St. Jude, known as Thaddaeus, was a brother of St. James the Less, and a relative of Our Saviour. He was one of the 12 Apostles of Jesus and his attribute is a club. Images of St. Jude often include a flame around his head, which represent his presence at Pentecost, when he accepted the Holy Spirit alongside the other apostles. Another attribute is St. Jude holding an image of Christ, in the Image of Edessa.
Sometimes he can also be seen holding a carpenter’s ruler or is depicted with a scroll or book, the Epistle of Jude.
Biblical scholars agree St. Jude was a son of Clopas and his mother Mary was the Virgin Mary’s cousin. Ancient writers tell us that he preached the Gospel in Judea, Samaria, Idumaea, Syria, Mesopotamia, and Lybia. According to Eusebius, he returned to Jerusalem in the year 62, and assisted at the election of his brother, St. Simeon, as Bishop of Jerusalem.
Saint Jude is not the same person as Judas Iscariot, who betrayed Our Lord and despaired because of his great sin and lack of trust in God’s mercy.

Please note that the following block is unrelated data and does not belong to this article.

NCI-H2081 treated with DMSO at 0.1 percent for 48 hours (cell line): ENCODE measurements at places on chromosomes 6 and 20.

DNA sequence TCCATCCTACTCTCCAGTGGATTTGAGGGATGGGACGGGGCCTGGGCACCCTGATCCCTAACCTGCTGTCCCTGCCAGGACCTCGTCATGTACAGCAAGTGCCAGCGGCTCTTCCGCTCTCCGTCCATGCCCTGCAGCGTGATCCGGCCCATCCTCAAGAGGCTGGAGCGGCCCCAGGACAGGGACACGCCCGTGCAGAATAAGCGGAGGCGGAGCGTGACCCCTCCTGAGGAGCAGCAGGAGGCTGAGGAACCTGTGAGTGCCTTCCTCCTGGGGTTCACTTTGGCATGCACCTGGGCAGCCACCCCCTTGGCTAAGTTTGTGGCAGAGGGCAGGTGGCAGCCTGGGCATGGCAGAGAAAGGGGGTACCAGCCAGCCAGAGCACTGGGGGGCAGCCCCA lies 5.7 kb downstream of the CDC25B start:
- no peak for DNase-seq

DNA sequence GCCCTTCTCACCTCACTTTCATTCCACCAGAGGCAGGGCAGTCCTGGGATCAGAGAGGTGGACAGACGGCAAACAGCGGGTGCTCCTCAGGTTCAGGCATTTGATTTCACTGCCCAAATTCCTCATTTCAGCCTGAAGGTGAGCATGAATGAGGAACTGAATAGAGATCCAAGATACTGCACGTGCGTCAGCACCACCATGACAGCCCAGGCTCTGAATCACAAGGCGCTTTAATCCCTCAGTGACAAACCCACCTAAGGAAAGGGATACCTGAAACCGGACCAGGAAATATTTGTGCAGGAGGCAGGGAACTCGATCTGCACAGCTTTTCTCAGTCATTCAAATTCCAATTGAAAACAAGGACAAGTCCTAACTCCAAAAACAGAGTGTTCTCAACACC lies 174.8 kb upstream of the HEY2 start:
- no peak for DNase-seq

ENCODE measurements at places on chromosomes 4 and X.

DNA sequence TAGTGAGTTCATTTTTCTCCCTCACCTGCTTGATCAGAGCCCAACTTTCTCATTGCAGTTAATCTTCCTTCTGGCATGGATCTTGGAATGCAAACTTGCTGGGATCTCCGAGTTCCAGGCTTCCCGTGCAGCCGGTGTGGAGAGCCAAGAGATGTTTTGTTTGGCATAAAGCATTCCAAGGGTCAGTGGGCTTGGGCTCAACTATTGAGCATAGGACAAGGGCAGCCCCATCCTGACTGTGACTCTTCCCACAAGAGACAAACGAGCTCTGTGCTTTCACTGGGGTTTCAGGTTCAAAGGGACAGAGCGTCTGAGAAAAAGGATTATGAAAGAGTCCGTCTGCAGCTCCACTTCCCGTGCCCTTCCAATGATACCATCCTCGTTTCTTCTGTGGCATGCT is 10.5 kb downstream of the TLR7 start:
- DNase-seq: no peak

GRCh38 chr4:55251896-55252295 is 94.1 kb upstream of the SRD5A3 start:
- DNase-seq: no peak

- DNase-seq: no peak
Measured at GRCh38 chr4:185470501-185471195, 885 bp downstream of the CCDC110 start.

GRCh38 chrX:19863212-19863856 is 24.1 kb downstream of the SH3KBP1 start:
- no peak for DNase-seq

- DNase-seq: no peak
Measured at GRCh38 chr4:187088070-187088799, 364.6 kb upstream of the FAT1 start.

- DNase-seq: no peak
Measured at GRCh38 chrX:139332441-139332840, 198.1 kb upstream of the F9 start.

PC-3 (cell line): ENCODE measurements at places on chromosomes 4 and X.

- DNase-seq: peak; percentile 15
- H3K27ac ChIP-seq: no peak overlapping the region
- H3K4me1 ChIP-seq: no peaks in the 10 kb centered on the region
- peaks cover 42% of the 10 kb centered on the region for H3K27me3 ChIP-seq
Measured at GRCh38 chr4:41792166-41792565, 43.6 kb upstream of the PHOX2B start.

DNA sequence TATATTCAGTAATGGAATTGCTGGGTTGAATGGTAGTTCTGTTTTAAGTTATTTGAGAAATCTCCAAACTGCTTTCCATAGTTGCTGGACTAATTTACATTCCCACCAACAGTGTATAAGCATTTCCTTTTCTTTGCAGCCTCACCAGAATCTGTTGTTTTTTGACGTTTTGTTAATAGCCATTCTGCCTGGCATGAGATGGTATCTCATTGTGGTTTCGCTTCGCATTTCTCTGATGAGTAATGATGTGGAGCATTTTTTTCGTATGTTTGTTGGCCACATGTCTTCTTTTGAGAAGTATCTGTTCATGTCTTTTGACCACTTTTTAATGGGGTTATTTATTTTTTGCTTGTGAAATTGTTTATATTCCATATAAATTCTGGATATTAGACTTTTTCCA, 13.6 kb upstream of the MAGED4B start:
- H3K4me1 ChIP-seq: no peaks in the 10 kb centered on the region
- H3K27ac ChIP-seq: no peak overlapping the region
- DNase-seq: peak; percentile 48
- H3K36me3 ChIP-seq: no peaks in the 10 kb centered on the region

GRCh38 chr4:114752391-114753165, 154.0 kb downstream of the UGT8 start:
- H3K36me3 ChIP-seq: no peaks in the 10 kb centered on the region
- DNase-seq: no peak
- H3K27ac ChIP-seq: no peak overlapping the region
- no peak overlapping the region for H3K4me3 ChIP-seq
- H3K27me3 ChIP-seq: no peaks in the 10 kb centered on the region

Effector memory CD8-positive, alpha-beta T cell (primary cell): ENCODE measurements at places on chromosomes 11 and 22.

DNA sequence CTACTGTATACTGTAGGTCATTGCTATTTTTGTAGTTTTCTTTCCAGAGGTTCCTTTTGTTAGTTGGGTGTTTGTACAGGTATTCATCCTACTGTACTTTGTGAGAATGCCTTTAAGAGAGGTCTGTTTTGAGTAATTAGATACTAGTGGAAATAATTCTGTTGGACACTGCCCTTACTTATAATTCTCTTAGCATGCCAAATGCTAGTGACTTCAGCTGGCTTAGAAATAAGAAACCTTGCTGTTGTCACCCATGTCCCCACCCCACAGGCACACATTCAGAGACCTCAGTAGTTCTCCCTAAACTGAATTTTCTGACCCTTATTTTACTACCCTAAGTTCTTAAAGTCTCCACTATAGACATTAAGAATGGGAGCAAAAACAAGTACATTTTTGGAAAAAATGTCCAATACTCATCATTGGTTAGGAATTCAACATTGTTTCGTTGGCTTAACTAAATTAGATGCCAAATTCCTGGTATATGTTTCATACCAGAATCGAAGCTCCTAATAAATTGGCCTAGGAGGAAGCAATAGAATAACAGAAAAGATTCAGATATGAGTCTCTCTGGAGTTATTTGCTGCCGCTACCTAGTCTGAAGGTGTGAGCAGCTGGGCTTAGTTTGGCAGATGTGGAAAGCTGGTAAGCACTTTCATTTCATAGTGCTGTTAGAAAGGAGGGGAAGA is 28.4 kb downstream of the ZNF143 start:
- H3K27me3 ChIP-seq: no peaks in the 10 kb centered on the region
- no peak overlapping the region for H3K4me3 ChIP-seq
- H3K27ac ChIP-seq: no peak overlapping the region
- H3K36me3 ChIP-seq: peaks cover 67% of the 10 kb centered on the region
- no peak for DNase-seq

Jude was the one who asked Jesus at the Last Supper why He would not manifest Himself to the whole world after His resurrection. Little else is known of his life. Legend claims that he visited Beirut and Edessa and could have been martyred with St. Simon in Persia.
He is an author of an epistle (letter) to the Churches of the East, particularly the Jewish converts, directed against the heresies of the Simonians, Nicolaites, and Gnostics. Though Saint Gregory the Illuminator has been credited as the “Apostle to the Armenians,” the Apostles Jude and Bartholomew are believed to have brought Christianity to Armenia, where Jude was rumored to have later been martyred.
There is some debate about where Jude died, though most Biblical scholars agree he was martyred. He is believed to have been martyred either in Armenia or Beirut.
Following his death, St. Jude’s body was brought to Rome and left in a crypt in St. Peter’s Basilica. Today his bones can be found in the left transept of St. Peter’s Basilica under the main altar of St. Joseph in a tomb he shares with the remains of the apostle Simon the Zealot.
Pilgrims came to St. Jude’s grave to pray and many reported a powerful intercession, leading to the title, “The Saint for the Hopeless and the Despaired.” Two Saints, St. Bridget of Sweden and St. Bernard, had visions from God asking them to accept St. Jude as “The Patron Saint of the Impossible.”